Author: Elgin Green, IT Services Page 1 of 2

Pandemic Security: Coronavirus and Protecting Your Digital Assets

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With Christmas and the holidays behind us, we still have the added complication of COVID-19. This fact has not been lost on cybercriminals, the “bad guys” who are always trying to steal your identity by tricking you into giving up some of your personal information. So, now that you may have a little less time pressure on you, let’s take a minute to review some basic online safety measures to keep you as safe as possible while enjoying time with family and friends (probably virtual), and of course, online SHOPPING!

The CDC and your local government have provided medical guidelines for safe interactions during COVID, but we’re talking about cyber health and what you can do to add a layer of safety and confidence to your online interactions.

Who are the “bad guys”?

Just who are these cybercriminals? They can be young or middle aged, mostly male but also female, any nationality, and they could be next door or on the other side of the world. Most do it for money, but some do it just because they can; for fun and bragging rights. The important point is that they are smart and have the tools that make it easy to exploit any of your online accounts or transactions that aren’t well-protected.

What’s at stake?

Being careless or just unaware of proper online safety can allow a cybercriminal, the “bad guy”, to steal your credentials like passwords, social security number, bank account logons, etc. Here are some of the bad things that they can do:

  • Credit card fraud—use your information to make charges on your credit card
  • Ransomware—lock your computer files and extort you for money
  • IoT threats—compromise a router or connected camera
  • Account takeover—use your credentials to make online transactions on your behalf
  • Identity theft—steal your identity and act on your behalf
  • They could even steal the title or deed to your home!

According to, 2019 was the worst year in history for identity theft, and 2020 has not been better so far.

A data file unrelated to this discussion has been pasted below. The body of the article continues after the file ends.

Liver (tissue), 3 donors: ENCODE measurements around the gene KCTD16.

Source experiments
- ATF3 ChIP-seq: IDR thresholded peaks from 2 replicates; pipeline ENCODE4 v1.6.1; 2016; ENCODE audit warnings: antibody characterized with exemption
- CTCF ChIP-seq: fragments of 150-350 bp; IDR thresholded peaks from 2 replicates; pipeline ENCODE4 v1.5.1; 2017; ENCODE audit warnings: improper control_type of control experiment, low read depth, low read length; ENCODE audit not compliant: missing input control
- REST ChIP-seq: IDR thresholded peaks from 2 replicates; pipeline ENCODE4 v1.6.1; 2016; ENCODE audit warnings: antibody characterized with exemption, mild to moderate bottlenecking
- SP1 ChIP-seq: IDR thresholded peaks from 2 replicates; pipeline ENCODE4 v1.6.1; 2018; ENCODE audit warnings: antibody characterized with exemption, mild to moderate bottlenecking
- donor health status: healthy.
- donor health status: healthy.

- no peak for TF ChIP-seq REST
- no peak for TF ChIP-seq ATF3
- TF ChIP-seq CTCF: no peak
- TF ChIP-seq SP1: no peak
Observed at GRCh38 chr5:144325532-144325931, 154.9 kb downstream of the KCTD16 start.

Are you a target?

If you have a social security card, you are at risk for identity theft. These bad guys target the young, the old, and everyone in between. It turns out that most of the identity theft occurs within the 20-49 age group, because they have more credit cards and they purchase more online. However, when it comes to fraud reports other than credit cards, most of that occurs in the 60-69 age group. The most likely reason is that people become more trusting as they age.  Check out this chart showing the average fraud loss amount by age.

Fraud loss by Age

Younger adults lose money to fraud more often, but when older people experience a fraud-related financial loss, the median amount is much higher, according to the Federal Trade Commission.  Source:  2020 Identity Theft Statistics | Consumer Affairs

What are the COVID-related things they’re doing?

According to IdentityForce, the most common COVID-19 scams in 2020 include:

  • Fraudulent e-commerce vendors for masks, sanitizers, and test kits
  • Fraudulent investment sites
  • Phishing (email) and vishing (voice calls) through update emails, texts, and voicemails
  • Spoofed government and health organization communications
  • Fake vaccines or “miracle cures”
  • Scam employment posts
  • Phony charity donation offers

What you can do

Keep your antivirus software up to date

If you don’t do anything else, make sure you have an antivirus installed on your computer and keep it up to date. For Microsoft Windows, you should be on version 10, where Microsoft Defender Antivirus (formerly called Windows Defender) is the default and is actually pretty good. And, it’s free and easy to use. If you feel that you need more, there are numerous apps available.

Check your bank account transactions regularly